An interview with Sandy Digiovanni

 
 

When NBC debuted its new reality series America’s Next Great Restaurant, gaydars went off for contestant Sandy Digiovanni. And rightfully so, Sandy says. “I’m in a plaid shirt! I’m the oldest dyke on a reality TV show!”

But since the show is about finding the next fast food chain that could rival the likes of Subway and Chipotle, there hasn’t been any talk of Sandy’s sexuality, until last week when she mentioned she once had to fire her own girlfriend.

Sandy, a 54-year-old Kansas City, Miss. native, is in the running to have her restaurant idea invested in by judges Bobby Flay, Curtis Stone and Lorena Garcia and Steve Ells (founder of Chipotle). Her concept: Sinners & Saints, a menu split down the middle with healthy fare and its devilish counterpart. This means you can get a turkey burger if you’re laying off the fat, or the real deal with all the fixings if you don’t mind clogging some arteries. So far Sandy has done well in the challenges, including establishing her menu, logo, uniforms and the overall aesthetic of Sinners & Saints. But this past week, she didn’t fare well when the judges found her burgers a little undercooked. They decided to keep Sandy on, but asked that she fire her chef.

We talked with Sandy about how she fares on this week’s episode, how well she thinks she has been represented on TV and how long that relationship lasted with the girlfriend she had to fire.

AfterEllen.com: How did you get involved with the show?

Sandy Digiovanni: Well it’s funny — last year I got this random email from NBC (which I’ve never received one before or sent), that said they were having an open casting call in Kansas City. I was changing my career, I left real-estate trying to reinvent myself and I was working on buying a food truck. I thought, “Well, OK, I will just go ahead and do this because I don’t have anything else to do today,” because I really wasn’t working. Next thing I know, I was at the open casting call and they called me a month later and then I was on a plane.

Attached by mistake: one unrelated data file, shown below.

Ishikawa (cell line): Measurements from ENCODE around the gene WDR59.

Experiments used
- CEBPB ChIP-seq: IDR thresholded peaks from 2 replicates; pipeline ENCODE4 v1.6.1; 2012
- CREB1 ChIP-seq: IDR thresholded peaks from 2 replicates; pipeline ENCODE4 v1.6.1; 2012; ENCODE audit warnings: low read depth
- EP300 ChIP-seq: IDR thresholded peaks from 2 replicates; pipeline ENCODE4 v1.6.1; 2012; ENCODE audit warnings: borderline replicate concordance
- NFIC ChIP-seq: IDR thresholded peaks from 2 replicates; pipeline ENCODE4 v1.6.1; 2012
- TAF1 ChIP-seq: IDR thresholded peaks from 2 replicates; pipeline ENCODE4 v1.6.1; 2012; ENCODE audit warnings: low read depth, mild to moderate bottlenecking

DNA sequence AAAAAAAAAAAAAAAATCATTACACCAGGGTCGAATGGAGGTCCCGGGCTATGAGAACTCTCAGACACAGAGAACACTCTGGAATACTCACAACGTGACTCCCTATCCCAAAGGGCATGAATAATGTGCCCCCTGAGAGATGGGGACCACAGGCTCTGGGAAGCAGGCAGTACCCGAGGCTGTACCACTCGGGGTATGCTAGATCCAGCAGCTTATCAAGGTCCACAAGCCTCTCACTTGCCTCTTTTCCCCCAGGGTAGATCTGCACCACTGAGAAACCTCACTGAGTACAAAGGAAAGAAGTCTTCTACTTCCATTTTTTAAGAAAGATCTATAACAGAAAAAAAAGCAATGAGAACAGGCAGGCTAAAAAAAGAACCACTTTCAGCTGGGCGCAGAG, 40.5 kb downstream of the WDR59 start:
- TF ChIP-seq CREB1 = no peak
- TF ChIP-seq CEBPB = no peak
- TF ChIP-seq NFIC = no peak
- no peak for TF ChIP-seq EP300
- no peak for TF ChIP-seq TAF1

AE: I know you can’t tell us too much about it because you can’t give us spoilers, but how was your time on the show? Did think that you were represented fairly?

SD: I think that I was represented fairly at times and at times I wasn’t because it is television. I think it was an experience that I will cherish all my life and an opportunity of a lifetime to do that. Especially old lesbians asked to be on reality TV, on so many weeks on a national broadcast, which is an honor. It was definitely different living with men. I haven’t lived with men in a long time, especially a straight one. I don’t think I’ve ever lived with a straight man.

AE: [Laughs]

SD: I know why I’m a lesbian.

AE: So can you tell us the story about having to fire your girlfriend?

SD: I owned a bar back in the early 2000s and my girlfriend wanted to go to a party on a Saturday night and I said, “Well, this is your shift!” and she said, “OK” and then just didn’t show up to work and to me that’s a no call, no show and we lived together. So I get home from the bar and she gets home from the party and I asked her, “Where were you tonight?” and she said, “I told you I wanted to go to that party.” And I said “Well, I can’t have you here anymore. You’re fired.”

AE: Oh my gosh.

SD: She thought I was kidding so she showed up for her shift on Wednesday and I said “What are you doing here? I fired you.”

AE: [Laughs]

SD: We still stayed together.

AE: You did?

SD: Yep. Oh yeah, you know, I said I love you with all my heart, but business is business. What’s going to happen next Saturday when there is a party? There is going to be a party every Saturday. It was ugly for a minute but we stayed together for a little while longer.

AE: So when you got the audition for the show, did you think your being gay had anything to do with it? Or was it just because of what the show was about (creating your own restaurant)?

SD: Well that was probably because of television, because you know they always have to have someone who’s the token. Nowadays they have a token gay, a token whatever.

AE: Right.

SD: I think a little of that came into play because I never denied it in the whole interview process. Throughout all the questionnaires and stuff, I never denied it. They asked, “Are you in a relationship? Are you married?” and I said, “Yes, I have a girlfriend and I’m in a great relationship.” As a matter a fact, when I was on the show, the few times I got to call her I was being filmed and we’d tell each other we loved each other. But the whole concept, my idea, my concept was unique. It was a very unique concept, so I think it was both. I really do.

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